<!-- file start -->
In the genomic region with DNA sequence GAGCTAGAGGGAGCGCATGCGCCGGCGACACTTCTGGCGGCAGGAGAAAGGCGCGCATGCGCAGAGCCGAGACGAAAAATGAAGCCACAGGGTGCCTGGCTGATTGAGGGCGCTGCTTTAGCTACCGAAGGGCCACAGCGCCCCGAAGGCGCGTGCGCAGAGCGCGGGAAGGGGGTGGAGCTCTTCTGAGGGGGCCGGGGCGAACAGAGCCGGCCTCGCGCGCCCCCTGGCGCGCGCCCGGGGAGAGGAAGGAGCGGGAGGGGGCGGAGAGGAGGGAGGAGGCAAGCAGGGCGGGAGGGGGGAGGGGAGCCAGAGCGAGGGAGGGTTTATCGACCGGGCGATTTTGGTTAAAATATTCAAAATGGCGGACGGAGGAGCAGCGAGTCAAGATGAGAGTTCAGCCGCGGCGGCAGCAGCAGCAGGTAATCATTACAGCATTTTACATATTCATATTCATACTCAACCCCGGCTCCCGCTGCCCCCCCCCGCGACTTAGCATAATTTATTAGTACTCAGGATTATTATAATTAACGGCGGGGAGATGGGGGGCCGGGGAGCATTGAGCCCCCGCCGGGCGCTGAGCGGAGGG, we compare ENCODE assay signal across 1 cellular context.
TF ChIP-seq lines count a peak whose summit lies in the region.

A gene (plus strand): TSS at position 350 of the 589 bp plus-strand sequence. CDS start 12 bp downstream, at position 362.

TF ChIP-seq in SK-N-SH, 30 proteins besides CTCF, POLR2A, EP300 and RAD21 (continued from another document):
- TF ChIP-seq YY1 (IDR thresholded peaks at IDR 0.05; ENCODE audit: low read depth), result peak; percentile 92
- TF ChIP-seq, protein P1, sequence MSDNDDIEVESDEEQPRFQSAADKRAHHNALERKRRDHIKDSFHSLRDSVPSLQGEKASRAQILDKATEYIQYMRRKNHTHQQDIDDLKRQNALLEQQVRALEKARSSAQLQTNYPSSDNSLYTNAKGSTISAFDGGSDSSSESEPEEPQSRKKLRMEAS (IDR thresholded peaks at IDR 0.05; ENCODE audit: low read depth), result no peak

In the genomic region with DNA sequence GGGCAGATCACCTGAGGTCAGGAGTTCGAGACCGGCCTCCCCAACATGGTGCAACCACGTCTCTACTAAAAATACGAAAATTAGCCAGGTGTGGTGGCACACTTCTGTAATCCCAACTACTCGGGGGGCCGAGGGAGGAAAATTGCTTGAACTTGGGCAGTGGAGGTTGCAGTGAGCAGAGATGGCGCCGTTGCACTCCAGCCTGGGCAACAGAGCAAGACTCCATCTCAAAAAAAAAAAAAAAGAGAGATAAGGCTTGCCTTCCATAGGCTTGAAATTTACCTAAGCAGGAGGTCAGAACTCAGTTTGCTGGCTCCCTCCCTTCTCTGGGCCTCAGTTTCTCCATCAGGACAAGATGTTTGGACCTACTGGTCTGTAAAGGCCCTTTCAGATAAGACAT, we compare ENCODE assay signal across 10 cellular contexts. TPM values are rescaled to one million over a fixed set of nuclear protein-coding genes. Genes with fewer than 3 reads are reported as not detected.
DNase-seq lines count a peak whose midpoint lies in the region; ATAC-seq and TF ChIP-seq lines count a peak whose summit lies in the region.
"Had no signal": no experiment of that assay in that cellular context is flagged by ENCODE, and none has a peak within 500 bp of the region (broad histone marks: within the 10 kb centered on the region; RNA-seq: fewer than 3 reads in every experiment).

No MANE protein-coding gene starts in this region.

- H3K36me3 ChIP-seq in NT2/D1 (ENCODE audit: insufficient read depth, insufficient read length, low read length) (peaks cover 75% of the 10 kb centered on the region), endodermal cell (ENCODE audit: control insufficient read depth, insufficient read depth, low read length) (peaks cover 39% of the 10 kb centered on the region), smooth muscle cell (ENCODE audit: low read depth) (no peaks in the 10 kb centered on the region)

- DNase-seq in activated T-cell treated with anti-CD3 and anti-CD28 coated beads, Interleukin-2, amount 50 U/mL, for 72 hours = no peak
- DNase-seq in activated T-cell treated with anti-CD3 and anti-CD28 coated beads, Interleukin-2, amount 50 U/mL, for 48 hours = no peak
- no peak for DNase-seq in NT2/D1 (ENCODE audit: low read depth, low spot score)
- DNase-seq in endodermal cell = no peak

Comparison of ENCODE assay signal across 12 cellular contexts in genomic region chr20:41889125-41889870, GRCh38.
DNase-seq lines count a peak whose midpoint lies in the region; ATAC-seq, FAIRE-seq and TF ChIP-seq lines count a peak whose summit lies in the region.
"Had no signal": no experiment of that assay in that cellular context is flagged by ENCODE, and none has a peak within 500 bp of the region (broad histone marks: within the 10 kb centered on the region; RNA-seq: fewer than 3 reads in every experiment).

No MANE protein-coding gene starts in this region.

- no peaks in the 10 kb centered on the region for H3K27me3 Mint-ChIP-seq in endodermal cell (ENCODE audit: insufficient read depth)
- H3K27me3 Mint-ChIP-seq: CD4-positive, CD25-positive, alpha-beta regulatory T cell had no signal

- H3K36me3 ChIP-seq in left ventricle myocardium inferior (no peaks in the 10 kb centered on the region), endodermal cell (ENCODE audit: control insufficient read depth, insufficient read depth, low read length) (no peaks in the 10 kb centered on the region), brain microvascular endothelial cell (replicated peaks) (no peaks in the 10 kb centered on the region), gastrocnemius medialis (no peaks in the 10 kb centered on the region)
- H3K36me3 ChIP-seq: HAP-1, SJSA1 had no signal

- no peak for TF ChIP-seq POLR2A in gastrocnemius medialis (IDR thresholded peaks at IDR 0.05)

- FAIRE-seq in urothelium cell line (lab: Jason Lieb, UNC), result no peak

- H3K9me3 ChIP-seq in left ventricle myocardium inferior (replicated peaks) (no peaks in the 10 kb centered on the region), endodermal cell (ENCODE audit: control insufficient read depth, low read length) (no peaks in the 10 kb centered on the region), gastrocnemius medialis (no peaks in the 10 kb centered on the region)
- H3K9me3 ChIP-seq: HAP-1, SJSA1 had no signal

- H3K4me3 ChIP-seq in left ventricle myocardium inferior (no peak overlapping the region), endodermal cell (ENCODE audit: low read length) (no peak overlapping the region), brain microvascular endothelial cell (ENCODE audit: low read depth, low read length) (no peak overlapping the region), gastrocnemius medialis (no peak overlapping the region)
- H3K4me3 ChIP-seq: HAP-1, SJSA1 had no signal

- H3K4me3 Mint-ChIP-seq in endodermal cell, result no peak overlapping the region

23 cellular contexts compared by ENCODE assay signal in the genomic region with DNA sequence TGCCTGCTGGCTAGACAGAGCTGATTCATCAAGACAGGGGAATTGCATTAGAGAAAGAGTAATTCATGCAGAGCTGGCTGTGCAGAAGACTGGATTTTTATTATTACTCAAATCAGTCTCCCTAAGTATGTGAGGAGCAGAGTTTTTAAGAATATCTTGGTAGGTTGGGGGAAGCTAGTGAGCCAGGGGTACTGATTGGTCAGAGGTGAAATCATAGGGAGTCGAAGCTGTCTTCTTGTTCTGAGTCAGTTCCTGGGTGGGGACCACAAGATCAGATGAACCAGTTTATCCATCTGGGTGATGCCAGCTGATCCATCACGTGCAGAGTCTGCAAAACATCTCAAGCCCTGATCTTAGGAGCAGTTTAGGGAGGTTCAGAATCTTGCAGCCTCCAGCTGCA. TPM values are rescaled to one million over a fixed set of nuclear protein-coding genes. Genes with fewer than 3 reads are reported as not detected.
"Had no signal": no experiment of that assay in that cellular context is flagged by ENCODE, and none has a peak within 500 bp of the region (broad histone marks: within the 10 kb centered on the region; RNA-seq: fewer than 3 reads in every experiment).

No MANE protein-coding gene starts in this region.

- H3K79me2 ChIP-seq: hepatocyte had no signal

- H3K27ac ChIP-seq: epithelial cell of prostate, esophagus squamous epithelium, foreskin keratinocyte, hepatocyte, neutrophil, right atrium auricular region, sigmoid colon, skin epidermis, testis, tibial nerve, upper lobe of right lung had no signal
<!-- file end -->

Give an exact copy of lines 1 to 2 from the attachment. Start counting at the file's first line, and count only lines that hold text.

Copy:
In the genomic region with DNA sequence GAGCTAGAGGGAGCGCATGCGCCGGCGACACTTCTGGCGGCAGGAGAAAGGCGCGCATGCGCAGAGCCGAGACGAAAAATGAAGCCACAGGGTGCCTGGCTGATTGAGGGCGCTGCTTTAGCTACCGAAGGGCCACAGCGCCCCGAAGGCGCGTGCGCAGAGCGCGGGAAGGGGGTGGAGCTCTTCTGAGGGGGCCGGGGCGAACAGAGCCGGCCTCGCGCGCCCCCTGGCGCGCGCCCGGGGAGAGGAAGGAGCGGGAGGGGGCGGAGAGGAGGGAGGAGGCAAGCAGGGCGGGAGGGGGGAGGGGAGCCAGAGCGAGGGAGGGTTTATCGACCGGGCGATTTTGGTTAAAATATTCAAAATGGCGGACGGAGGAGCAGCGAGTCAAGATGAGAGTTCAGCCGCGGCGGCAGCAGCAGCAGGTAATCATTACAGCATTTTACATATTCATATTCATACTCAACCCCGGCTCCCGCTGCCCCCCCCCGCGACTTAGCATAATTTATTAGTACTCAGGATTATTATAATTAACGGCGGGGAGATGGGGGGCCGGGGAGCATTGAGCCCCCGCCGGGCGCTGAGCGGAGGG, we compare ENCODE assay signal across 1 cellular context.
TF ChIP-seq lines count a peak whose summit lies in the region.